Despite strict adherence to sanitary practices, a tattoo parlor in Rochester, N.Y., was the center of an outbreak of Mycobacterium chelonae skin and soft tissue infections, researchers reported.
The culprit? A sealed batch of supposedly sterile premixed ink, direct from the manufacturer, according to Byron Kennedy, MD, PhD, of the Monroe County Department of Public Health in Rochester, and colleagues.
In all, 19 people developed a persistent, raised, erythematous rash in the skin above the tattoo in the last 4 months of 2011, Kennedy and colleagues reported online in the New England Journal of Medicine.
The bacteria were isolated from 14 of the 19 patients and also from an unopened bottle of premixed ink, suggesting the source was in the manufacturing chain. The ink’s maker issued a voluntary recall of the product.
Eighteen of the 19 patients were treated with appropriate antibiotics and their condition improved, the researchers added.
In a separate but overlapping report in Morbidity and Mortality Weekly Report, researchers reported an additional eight confirmed cases of tattoo-associated skin infection by nontuberculous mycobacteria picked up by nationwide surveillance, including:
- Three confirmed and 24 possible cases of Mycobacterium abscessus infection, and two confirmed and two possible cases of M. chelonae infection, in separate clusters in Washington state
- Two confirmed M. chelonae cases in Iowa, and one in Colorado
None of the M. chelonae isolates were similar to those found in New York, the CDC report said, and a variety of inks were used.
The Rochester outbreak is unusual for two reasons, Kennedy and colleagues wrote.
In the first place, M. chelonae, a rapidly growing form of nontuberculous mycobacteria, is an “uncommon” cause of skin infections, Kennedy and colleagues noted. The pathogen has also only rarely been associated with tattoo-related infections.
And in the second place, most cases of tattoo-related infection arise from unsanitary practices in the tattoo establishment, rather than premixed packages of ink.
The findings suggest that the increasing popularity of tattooing may lead to an underestimate of the incidence of nontuberculous mycobacterial infections, the researchers argued.
And they also suggest that local health department surveillance of tattoo parlors themselves may need to be supplemented by oversight of the inks that are used.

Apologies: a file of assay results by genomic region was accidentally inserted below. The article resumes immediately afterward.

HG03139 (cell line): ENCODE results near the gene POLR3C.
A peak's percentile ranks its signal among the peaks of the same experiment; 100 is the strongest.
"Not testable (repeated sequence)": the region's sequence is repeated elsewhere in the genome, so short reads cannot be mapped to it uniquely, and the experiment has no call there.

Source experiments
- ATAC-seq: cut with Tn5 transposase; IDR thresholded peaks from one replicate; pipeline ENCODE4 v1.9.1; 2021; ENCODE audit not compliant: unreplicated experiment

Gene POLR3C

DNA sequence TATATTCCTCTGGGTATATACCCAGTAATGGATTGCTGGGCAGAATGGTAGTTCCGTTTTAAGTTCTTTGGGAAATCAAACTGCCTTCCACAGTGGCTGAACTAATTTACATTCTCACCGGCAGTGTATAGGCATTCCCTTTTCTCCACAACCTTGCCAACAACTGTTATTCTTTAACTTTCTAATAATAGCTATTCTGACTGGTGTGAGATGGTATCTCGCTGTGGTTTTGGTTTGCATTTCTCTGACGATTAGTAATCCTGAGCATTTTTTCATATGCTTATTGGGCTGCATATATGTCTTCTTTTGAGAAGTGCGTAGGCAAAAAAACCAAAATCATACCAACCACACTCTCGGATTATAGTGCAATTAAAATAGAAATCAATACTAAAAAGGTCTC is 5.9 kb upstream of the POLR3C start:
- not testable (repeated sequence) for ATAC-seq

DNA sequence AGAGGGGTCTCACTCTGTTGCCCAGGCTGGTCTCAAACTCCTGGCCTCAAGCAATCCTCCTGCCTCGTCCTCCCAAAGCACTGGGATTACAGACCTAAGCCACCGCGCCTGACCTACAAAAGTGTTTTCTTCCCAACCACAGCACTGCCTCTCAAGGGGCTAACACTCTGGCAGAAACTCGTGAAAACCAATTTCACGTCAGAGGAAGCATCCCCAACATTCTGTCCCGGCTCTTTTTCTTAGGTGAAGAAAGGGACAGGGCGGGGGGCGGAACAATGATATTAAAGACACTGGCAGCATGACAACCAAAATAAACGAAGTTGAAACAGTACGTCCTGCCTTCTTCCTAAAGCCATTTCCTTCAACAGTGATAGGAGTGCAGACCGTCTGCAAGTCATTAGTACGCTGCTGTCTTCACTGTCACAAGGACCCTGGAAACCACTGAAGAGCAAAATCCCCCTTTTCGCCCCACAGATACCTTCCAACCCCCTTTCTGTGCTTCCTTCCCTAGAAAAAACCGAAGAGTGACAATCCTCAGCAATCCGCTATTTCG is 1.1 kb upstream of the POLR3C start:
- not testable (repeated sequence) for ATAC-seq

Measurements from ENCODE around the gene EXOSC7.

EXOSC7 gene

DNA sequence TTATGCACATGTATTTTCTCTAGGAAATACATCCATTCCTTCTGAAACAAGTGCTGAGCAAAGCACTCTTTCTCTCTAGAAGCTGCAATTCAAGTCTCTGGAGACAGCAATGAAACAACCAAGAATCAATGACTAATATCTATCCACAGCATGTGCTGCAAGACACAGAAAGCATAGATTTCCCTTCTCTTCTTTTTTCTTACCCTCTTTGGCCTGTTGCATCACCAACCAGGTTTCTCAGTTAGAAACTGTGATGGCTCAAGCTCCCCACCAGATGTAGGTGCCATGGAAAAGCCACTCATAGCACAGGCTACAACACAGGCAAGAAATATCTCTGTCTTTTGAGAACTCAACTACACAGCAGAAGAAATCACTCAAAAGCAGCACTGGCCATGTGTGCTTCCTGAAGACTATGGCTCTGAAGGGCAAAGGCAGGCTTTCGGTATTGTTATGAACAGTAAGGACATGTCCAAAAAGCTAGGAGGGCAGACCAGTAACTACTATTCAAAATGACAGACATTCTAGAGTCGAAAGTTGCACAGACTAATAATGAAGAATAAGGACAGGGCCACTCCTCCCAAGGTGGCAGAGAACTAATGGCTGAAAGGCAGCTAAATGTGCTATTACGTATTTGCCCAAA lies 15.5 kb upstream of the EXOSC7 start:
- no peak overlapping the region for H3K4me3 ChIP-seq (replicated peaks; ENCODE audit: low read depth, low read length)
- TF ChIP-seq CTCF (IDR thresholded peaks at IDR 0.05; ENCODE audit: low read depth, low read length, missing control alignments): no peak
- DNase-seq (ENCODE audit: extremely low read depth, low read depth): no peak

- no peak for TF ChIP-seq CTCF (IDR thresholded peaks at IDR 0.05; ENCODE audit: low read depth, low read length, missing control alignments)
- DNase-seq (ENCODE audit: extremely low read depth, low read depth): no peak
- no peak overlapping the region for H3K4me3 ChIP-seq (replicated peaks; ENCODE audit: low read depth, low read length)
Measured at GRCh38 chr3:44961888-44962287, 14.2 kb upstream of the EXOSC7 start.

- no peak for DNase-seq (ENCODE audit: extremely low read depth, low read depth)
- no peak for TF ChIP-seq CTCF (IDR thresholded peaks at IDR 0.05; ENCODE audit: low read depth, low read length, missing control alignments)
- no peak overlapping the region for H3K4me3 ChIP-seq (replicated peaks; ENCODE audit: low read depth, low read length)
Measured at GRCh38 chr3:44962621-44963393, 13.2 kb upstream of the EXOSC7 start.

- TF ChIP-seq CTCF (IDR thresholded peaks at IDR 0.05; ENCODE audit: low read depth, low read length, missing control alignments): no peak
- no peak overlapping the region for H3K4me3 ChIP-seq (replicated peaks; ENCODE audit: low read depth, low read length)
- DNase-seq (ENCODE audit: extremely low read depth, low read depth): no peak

Indeed, in an accompanying perspective article in the journal, Pamela LeBlanc, MPH, and colleagues at the FDA’s Center for Food Safety and Applied Nutrition in College Park, Md., said that the case has “raised questions about the adequacy of prevention efforts implemented at the tattoo-parlor level alone.”
The agency is currently trying to define what measures should be taken to improve public health in regard to tattoos, LeBlanc and colleagues wrote.
The investigation started after a dermatologist reported a persistent granulomatous rash on the arm of a patient who had recently been tattooed, Kennedy and colleagues reported.
The researchers found that the tattoo artist was careful about hygiene, using sterile instruments, clean disposable gloves, and single-use containers for the ink, and about providing appropriate aftercare to the site.
The inks were neither diluted nor mixed at the parlor, and the ink was not contaminated with tap water at the facility.
Once the 19 patients were identified through epidemiological investigation, the researchers obtained biopsy specimens from 17. They found sparse lymphohistiocytic infiltrates in the upper dermis in 12 specimens, granulomas in 5, and acid-fast organisms in 2.
M. chelonae was isolated in 14 of the 17 specimens and confirmed by DNA sequencing, they reported. In addition, the M. chelonae isolated from the ink was identical on pulsed field gel electrophoresis to 11 of the clinical isolates.
Primary source: New England Journal of Medicine
Additional source: New England Journal of Medicine